I'm about to walk out the door when Ana says, "I don't like your digestion. Too slow." She recommends eating more green vegetables and green juices, then says, "You are suppressing your fire. If you push down your fire — your life force — it makes you numb.
You won't feel anything. No joy."
The sceptical part of me thinks she's shooting from the hip, but the rest of me wonders how she knows this is exactly how I've been feeling for the past few days.
Whether it's Ana's magic touch, or just the benefit of time spent in the luxury bubble, I find my joy the very next day. Wednesdays are Indulge and Ignite days, where guests have a break from their regular schedule and get to choose one of 10 off-site activities.
Some head to Bali's famous Sundays Beach Club; others take cooking classes; some choose to have a complete break and spend the day enjoying the luxurious surrounds of the retreat.
Seven of us choose to do a cycling tour through the rice terraces and villages north of Ubud, in the island's central interior. The drive there takes close to two hours and my mind monkeys are back, telling me I'm wasting my time when I could have been lying by the pool reading a book.
They're soon put to rest when Nyoman, our guide from Greenbike, meets us. His energy and constant smile are infectious, and our tour — through local villages, past ancient temples and through lush, green rice paddies — is excellent. We cycle 25km, mostly freewheeling downhill, and there's no stopping me or the smile on my face.
Visiting a local family in one of the village compounds is a lesson in gratitude for the privilege we've been afforded in life. The father, mother and their two children live humbly. Unlike their neighbours, they have no farmland on which to grow rice (it gets handed down through families and neither side has land to inherit) so they make their living selling wooden carvings and handicrafts. Extra cash is earned from the roosters they breed for cockfighting. Two of their prized fighters scratch at the dirt under wicker-basket cages while the hens and their chicks roam freely in and out of the house. The family don't eat elaborate meals, just a scoop of plain white rice taken from a large bowl when they're hungry. The kitchen and bedroom are in the same small room, and there's a modest temple in the back garden. Every Balinese home has one; some more ornate than others depending on caste and wealth. The family give us a warm welcome and endless smiles.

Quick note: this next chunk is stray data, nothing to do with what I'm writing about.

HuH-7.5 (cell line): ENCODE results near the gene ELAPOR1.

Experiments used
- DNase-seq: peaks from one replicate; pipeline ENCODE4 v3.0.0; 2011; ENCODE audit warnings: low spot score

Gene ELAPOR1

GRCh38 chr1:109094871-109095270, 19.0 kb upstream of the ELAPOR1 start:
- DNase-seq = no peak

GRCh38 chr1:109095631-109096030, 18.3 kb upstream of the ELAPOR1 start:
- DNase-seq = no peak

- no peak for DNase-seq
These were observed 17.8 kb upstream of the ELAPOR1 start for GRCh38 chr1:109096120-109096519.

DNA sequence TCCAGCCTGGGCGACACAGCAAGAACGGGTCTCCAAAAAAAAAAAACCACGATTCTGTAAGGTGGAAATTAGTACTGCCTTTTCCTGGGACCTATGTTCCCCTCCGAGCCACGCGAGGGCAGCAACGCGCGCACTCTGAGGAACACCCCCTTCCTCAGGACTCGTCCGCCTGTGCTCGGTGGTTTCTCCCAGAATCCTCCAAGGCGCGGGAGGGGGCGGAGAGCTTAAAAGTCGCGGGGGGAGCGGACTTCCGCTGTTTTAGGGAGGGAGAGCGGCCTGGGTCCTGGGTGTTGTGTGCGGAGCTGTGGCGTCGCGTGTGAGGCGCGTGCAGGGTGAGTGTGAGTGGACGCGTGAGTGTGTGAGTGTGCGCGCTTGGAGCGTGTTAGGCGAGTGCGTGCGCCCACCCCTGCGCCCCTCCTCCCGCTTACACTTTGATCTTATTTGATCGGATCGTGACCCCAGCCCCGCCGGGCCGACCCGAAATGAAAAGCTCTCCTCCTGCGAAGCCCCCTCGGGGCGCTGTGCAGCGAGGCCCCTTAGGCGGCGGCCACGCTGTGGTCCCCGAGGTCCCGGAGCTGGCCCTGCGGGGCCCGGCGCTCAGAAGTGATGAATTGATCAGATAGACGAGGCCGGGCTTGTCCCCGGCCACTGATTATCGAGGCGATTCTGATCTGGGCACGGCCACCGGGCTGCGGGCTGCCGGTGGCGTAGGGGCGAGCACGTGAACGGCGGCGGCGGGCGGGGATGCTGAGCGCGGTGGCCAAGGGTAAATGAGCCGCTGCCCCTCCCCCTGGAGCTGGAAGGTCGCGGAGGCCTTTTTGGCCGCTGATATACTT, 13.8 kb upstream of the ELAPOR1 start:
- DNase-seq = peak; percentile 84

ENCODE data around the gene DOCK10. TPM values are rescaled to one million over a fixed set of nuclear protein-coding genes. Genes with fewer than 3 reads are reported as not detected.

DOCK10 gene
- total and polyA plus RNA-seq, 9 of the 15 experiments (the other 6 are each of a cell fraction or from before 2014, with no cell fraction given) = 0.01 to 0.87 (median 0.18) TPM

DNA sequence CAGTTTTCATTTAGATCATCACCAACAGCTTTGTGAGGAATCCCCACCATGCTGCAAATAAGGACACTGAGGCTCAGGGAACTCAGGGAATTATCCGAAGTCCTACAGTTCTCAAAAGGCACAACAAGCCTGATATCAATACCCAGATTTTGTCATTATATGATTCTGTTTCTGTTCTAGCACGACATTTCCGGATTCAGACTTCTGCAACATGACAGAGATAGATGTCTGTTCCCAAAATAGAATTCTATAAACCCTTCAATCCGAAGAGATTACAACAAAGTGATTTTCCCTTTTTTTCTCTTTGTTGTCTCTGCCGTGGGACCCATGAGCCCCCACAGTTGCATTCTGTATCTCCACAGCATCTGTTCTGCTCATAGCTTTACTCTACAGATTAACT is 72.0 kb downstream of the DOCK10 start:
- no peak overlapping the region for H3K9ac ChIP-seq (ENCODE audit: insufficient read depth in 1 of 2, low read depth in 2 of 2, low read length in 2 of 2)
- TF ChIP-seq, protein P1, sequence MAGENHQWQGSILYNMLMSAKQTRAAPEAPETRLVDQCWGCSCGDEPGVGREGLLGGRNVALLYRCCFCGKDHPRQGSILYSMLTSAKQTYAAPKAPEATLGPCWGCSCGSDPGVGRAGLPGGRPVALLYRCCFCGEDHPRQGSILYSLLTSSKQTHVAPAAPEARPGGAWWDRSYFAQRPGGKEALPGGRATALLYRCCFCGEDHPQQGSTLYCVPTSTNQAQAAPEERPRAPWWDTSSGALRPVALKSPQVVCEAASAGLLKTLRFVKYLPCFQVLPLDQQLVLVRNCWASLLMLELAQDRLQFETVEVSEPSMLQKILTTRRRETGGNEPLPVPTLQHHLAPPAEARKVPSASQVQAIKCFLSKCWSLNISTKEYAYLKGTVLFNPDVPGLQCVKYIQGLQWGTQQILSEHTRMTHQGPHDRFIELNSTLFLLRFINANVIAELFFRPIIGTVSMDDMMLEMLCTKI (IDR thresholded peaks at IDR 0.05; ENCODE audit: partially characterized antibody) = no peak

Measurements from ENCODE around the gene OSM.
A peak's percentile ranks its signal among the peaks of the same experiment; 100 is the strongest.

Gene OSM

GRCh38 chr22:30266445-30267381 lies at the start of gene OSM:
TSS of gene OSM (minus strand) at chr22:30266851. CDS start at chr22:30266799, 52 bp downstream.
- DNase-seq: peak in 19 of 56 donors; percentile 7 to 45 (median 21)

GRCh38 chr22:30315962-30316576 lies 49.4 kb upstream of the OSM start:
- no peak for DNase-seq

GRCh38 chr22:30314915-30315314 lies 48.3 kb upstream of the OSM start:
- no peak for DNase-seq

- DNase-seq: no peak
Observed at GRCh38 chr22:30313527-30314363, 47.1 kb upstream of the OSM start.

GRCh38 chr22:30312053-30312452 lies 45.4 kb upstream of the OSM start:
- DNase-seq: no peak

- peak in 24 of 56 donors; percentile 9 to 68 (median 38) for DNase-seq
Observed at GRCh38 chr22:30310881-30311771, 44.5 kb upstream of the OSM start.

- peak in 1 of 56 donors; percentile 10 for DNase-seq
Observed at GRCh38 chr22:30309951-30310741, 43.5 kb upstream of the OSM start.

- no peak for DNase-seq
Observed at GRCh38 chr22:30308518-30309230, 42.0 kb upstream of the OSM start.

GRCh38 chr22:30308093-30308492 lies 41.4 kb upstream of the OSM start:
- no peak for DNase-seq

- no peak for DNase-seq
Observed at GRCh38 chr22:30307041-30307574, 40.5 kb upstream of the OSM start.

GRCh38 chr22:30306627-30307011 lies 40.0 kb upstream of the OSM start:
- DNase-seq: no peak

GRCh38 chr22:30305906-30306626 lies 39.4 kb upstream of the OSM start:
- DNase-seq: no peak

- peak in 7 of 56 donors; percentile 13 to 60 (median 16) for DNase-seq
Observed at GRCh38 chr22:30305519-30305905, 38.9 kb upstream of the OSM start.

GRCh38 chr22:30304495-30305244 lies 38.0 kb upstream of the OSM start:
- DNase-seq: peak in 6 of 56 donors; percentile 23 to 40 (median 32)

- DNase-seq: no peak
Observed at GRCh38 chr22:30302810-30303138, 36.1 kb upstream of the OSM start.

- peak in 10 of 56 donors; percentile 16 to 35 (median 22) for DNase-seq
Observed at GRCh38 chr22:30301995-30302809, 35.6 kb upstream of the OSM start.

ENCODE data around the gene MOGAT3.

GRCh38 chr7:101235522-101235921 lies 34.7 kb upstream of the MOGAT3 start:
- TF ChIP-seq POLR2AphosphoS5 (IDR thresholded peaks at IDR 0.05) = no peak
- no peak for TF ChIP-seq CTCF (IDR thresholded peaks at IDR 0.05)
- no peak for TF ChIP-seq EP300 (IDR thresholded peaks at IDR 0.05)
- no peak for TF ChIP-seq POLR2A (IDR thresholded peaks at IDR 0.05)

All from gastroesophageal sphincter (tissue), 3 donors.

At the end of the tour, the retreat women sit down for a Balinese-style buffet lunch at Greenkubu, a local cafe owned by Greenbike. We all feel a little overwhelmed at what we've seen — the beauty of the countryside, the simplicity of Balinese family life, the happiness they exude even though they own very little.
The day away changes me. The joy found cycling through a new environment, and the renewed appreciation for everything I have in life, spurs me on to a strong, vibrant finish.
My penultimate morning of surfing dawns and, almost as if I've been doing it forever, I suddenly find I can get to my feet on almost every wave. The elation stays with me long after our last lesson ends and as the retreat draws to a close, other guests tell me how much I'm glowing.
At a Canggu craft market, I buy a cheap gold-plated ring in the shape of a wave. I wear it as a reminder of my transformative time in Bali, and how rewarding it is to persevere.
Emirates flies direct from Auckland to Bali, with return Economy Class fares from $919.
Six-night, seven-day retreats at Escape Haven Canggu start from US$2195pp. Flights are additional.